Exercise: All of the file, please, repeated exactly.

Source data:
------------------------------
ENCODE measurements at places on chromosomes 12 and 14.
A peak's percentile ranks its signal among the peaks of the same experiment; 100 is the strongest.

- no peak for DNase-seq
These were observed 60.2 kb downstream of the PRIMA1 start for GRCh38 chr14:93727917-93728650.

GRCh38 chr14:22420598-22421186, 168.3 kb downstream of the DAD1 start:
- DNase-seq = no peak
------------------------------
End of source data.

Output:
ENCODE measurements at places on chromosomes 12 and 14.
A peak's percentile ranks its signal among the peaks of the same experiment; 100 is the strongest.

- no peak for DNase-seq
These were observed 60.2 kb downstream of the PRIMA1 start for GRCh38 chr14:93727917-93728650.

GRCh38 chr14:22420598-22421186, 168.3 kb downstream of the DAD1 start:
- DNase-seq = no peak